Alexander Says New Manhattan Project Will Help Lower Energy Costs for Tennessee Farmers

Posted on July 18, 2008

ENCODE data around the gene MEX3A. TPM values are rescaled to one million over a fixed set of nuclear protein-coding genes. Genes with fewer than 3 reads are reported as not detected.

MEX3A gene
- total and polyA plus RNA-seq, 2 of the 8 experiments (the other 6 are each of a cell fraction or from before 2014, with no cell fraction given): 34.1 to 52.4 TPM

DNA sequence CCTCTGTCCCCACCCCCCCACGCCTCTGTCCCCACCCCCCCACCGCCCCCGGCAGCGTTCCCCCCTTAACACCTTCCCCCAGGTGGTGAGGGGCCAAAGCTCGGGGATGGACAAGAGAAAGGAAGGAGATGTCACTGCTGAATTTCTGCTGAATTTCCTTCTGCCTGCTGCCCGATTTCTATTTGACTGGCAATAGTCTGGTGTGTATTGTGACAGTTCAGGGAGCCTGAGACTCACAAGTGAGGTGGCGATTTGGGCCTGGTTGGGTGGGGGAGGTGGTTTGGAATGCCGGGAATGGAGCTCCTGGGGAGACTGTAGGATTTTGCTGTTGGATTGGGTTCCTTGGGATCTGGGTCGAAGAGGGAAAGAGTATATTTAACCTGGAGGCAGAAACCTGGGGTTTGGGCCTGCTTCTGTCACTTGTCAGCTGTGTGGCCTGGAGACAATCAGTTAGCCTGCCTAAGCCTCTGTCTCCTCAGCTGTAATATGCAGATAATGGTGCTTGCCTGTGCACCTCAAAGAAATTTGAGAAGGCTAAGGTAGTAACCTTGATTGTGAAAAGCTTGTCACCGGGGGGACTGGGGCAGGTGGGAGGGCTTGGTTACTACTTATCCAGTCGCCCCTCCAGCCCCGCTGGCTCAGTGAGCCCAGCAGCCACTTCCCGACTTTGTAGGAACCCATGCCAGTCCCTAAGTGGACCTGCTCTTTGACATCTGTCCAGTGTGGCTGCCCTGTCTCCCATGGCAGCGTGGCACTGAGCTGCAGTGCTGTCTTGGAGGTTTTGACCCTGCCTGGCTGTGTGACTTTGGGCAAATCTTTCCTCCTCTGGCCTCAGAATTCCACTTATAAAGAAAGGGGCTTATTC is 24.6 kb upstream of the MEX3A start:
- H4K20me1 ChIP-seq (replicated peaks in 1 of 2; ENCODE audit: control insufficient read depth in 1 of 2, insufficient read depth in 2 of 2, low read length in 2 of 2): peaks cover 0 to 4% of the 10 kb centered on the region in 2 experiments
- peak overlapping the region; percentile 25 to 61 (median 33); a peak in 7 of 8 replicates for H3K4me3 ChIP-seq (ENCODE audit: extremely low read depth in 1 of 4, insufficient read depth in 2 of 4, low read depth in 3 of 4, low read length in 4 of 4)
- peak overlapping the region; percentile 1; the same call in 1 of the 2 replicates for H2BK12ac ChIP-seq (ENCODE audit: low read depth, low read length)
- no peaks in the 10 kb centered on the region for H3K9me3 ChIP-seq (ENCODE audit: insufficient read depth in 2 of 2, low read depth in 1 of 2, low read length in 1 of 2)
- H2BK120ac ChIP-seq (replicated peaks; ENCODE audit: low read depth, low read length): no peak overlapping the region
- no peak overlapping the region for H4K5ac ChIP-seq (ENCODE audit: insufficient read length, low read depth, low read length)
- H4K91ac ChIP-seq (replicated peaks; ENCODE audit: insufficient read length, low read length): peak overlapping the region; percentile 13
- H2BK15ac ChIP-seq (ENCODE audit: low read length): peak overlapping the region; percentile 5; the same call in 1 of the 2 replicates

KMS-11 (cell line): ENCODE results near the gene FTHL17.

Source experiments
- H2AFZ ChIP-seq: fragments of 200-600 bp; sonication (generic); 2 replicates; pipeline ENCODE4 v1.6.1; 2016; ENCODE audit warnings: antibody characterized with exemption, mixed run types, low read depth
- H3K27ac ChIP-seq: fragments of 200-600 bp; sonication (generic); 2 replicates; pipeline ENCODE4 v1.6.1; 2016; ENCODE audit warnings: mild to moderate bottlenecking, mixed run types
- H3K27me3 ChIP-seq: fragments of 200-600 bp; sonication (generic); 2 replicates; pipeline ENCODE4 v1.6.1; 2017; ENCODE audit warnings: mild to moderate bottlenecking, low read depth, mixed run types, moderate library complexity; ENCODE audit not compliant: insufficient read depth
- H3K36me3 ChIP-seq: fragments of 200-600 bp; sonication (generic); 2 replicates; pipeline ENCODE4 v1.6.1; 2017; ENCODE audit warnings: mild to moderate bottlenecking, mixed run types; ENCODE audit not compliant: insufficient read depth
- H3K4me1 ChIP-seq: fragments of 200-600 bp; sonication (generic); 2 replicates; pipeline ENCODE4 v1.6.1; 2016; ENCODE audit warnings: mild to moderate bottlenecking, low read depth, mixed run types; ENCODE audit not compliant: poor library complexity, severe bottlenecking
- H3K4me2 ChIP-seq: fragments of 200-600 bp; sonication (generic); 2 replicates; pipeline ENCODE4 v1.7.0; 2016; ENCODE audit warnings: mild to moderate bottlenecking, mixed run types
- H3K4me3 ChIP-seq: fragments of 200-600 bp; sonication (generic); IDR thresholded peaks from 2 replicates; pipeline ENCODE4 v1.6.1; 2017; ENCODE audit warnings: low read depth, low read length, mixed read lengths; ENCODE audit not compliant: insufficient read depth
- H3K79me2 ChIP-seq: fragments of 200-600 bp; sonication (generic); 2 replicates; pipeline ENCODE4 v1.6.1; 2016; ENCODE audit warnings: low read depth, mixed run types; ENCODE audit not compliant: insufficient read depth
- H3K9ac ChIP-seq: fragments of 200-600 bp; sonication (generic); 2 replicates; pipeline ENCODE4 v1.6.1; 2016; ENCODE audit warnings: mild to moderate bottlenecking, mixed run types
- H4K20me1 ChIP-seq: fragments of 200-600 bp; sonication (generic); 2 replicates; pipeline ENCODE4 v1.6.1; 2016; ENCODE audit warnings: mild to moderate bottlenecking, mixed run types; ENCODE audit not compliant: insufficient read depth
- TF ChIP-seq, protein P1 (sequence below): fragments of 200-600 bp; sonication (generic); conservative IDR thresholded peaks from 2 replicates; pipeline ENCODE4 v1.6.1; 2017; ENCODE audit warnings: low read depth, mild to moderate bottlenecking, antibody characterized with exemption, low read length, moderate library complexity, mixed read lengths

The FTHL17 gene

U.S. Senator Lamar Alexander (R-Tenn.) today told a meeting of local famers that "we need a new Manhattan Project for clean energy independence to lower diesel costs that are crippling your ability to make your farm turn a profit." "The family budgets of West Tennessee farmers are facing a triple threat from higher costs due to $4-per-gallon gasoline, rising diesel prices that make operating farm equipment difficult, and fertilizer costs that are skyrocketing," Alexander said to a gathering of the Carroll County Farm Bureau during a roundtable discussion on rising energy costs. “The actions we take today can lower gas prices today,” said Alexander. “The reason that’s true is that today’s price depends so much upon what the expected supply of and demand for oil will be three to five years from now. As soon as the United States shows that it is committed to producing more and using less oil the price of gasoline will begin to stabilize and go down.” Alexander said the recently passed Farm Bill could help Tennessee farmers because it “reduces the tax credit for corn ethanol and gives a more generous tax credit to produce cellulosic ethanol made from ingredients like switchgrass. It shifts the focus from crops that we eat to crops that we don't eat.” During a speech in May at Oak Ridge National Laboratory, Alexander proposed launching a 5-year new Manhattan Project to put America firmly on the path to clean energy independence within a generation. Alexander proposed seven grand challenges to scientists, including making advanced biofuels cost-competitive with gasoline – an innovation Alexander said would greatly benefit Tennessee farmers. “The goal will be clean energy independence – so that we can deal with rising fuel prices, electricity prices, clean air, climate change and national security – for our country first, and – because other countries have the same urgent needs and therefore will adopt our ideas – for the rest of the world,” Alexander said. Alexander said that the Farm Bill passed by Congress would benefit farmers across the state by: • Supporting an increase in biofuels production. o Provides a $1.01-per-gallon tax credit to produce cellulosic ethanol made from ingredients like switchgrass that grows across Tennessee. o Includes $300 million in mandatory funding for payments to support the production of biodiesel and cellulosic ethanol. o Reduces the blender tax credit for corn ethanol by $0.06 to $0.45 per gallon. • Expanding broadband service in rural areas. o Simplifies application requirements for service while shifting assistance toward areas with no or very limited service. • Expanding the Fresh Fruit and Vegetable Program to Tennessee. o Program provides locally-grown fresh fruits and vegetables to low-income school children at no cost. Last year, Alexander worked with Senator Corker (R-Tenn) to ensure that Tennessee farmers would be eligible to receive direct disaster payments after the devastating droughts. Alexander said that as of July 7th, Tennessee farmers have received: • $12.3 million under the Livestock Compensation Program (LCP). • $38.9 million under the Crop Disaster Program (CDP). • $41,526 under the Livestock Indemnity Program (LIP).